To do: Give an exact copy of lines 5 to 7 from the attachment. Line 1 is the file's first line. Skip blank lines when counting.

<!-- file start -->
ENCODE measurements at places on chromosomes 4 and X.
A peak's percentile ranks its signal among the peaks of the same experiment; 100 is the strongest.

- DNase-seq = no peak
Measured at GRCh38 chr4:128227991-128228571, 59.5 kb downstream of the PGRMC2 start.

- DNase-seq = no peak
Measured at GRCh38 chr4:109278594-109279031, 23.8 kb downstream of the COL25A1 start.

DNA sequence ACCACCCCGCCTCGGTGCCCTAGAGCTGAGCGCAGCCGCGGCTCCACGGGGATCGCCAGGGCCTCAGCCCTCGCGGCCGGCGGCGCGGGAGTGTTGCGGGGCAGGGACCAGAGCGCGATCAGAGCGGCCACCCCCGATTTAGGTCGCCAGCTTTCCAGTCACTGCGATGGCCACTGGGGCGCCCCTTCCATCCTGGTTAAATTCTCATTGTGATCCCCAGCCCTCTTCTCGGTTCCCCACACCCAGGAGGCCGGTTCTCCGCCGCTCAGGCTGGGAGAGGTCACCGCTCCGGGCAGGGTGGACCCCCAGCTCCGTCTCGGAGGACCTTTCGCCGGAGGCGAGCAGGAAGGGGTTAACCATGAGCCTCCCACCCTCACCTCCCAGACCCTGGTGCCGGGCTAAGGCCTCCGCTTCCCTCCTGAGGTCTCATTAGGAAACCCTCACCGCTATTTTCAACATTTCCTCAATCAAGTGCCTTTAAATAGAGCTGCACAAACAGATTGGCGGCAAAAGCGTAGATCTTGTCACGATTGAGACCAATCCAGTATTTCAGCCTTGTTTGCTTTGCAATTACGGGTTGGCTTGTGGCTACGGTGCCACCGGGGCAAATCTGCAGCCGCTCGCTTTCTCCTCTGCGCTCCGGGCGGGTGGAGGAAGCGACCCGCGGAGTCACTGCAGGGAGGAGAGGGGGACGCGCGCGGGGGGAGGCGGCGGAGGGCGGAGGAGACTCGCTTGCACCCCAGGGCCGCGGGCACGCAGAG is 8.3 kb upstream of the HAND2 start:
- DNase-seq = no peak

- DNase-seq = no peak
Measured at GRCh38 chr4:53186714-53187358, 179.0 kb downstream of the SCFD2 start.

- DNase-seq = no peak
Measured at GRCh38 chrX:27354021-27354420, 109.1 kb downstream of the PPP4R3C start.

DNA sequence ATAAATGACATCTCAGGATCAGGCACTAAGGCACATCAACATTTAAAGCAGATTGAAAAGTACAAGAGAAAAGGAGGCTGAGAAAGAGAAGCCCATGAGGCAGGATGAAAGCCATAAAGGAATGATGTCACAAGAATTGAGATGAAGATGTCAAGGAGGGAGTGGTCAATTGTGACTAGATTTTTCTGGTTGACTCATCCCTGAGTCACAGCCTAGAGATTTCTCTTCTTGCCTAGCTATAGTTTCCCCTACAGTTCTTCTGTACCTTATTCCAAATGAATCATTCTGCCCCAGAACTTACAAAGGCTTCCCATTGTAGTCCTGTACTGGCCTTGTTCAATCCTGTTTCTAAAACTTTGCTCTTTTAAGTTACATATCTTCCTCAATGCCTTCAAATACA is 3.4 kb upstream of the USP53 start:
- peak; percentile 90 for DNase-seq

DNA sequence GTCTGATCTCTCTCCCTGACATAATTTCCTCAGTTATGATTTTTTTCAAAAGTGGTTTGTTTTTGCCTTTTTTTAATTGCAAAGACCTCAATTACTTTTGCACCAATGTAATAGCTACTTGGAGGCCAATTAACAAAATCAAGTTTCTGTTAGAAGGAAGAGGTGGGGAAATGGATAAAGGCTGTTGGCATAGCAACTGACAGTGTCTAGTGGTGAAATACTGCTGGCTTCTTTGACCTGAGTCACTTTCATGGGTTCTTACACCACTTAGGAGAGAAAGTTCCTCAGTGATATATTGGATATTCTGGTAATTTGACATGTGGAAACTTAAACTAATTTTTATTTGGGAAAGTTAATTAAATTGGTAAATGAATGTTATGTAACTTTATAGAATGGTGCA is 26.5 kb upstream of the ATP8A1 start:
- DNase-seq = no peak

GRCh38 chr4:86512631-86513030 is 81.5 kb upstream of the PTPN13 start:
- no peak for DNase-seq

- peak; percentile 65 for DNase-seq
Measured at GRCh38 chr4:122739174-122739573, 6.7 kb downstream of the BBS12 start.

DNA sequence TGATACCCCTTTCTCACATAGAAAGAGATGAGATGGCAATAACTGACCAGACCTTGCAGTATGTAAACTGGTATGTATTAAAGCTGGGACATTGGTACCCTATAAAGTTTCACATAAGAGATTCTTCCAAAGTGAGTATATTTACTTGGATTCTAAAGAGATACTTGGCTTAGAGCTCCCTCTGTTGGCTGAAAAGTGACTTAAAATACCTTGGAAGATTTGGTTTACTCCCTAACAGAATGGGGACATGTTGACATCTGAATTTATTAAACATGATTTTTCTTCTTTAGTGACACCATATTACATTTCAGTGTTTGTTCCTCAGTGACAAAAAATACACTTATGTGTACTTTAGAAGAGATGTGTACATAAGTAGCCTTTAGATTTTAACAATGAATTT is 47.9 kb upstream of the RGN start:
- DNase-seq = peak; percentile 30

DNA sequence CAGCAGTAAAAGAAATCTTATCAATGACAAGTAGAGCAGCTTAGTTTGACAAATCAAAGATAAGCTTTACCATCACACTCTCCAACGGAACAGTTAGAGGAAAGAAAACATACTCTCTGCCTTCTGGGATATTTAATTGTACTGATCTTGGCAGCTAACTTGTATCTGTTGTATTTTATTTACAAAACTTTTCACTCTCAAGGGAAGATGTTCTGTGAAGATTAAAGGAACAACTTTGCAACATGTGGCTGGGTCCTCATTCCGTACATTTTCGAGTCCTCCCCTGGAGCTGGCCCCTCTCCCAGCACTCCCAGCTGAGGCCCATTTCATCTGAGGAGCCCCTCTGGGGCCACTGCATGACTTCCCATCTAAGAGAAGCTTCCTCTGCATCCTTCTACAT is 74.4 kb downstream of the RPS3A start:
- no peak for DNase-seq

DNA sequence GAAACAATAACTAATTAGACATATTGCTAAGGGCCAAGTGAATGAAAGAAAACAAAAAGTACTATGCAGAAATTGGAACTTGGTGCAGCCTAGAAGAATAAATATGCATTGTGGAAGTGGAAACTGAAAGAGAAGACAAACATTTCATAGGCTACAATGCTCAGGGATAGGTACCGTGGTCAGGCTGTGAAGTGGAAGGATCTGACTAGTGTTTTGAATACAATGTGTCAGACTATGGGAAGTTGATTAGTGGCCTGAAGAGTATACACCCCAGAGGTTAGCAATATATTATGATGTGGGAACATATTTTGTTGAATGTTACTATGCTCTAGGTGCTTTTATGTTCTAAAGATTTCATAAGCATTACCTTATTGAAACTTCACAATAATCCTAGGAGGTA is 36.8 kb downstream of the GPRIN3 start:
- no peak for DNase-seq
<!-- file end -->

- DNase-seq = no peak
Measured at GRCh38 chr4:109278594-109279031, 23.8 kb downstream of the COL25A1 start.

DNA sequence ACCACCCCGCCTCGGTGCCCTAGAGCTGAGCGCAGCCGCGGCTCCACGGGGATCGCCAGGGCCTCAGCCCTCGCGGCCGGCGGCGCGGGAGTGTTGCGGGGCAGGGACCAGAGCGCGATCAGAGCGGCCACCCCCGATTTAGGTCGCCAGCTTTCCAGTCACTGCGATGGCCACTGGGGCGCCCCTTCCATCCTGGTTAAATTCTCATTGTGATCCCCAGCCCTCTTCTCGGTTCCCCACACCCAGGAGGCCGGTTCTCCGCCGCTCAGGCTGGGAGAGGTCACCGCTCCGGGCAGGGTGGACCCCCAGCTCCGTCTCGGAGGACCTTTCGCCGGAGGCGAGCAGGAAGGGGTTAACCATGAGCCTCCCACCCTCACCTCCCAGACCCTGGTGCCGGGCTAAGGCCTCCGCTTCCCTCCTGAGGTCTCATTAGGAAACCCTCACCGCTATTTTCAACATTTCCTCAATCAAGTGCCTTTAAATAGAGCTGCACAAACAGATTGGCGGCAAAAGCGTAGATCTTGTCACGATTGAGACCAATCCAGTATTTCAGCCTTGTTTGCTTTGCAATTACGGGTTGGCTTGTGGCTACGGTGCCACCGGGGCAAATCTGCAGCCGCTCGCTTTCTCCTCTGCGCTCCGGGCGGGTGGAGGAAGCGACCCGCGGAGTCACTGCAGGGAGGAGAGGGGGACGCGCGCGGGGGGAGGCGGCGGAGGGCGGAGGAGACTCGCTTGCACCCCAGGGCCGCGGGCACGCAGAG is 8.3 kb upstream of the HAND2 start: